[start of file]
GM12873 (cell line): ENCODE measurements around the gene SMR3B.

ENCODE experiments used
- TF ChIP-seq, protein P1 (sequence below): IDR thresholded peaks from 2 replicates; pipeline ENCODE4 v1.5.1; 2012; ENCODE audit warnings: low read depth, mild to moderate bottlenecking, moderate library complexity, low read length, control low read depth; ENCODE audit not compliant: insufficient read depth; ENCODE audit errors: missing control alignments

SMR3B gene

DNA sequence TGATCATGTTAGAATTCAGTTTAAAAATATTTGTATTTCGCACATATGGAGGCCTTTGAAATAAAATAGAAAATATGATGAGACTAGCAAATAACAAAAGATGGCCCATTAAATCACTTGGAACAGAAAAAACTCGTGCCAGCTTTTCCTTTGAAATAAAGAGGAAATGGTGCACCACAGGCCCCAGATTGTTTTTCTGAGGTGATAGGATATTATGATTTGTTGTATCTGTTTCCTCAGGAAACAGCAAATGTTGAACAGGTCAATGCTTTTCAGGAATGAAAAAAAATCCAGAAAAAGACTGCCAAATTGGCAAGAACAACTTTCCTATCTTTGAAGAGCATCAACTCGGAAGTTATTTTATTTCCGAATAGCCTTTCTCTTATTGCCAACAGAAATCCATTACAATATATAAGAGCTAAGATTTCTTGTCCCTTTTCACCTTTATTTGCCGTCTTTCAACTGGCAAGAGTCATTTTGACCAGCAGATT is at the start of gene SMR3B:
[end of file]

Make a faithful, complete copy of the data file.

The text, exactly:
GM12873 (cell line): ENCODE measurements around the gene SMR3B.

ENCODE experiments used
- TF ChIP-seq, protein P1 (sequence below): IDR thresholded peaks from 2 replicates; pipeline ENCODE4 v1.5.1; 2012; ENCODE audit warnings: low read depth, mild to moderate bottlenecking, moderate library complexity, low read length, control low read depth; ENCODE audit not compliant: insufficient read depth; ENCODE audit errors: missing control alignments

SMR3B gene

DNA sequence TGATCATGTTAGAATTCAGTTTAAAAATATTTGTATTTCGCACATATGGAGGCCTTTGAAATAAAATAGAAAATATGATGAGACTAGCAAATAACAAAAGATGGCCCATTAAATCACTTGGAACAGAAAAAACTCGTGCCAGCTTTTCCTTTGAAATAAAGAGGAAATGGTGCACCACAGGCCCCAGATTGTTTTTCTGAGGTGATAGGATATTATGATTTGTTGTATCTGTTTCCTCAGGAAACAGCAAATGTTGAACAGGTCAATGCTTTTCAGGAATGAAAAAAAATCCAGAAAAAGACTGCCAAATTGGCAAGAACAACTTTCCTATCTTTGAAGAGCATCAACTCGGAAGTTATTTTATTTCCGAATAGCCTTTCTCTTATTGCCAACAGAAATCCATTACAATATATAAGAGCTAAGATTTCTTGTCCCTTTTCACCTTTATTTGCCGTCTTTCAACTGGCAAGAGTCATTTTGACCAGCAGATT is at the start of gene SMR3B: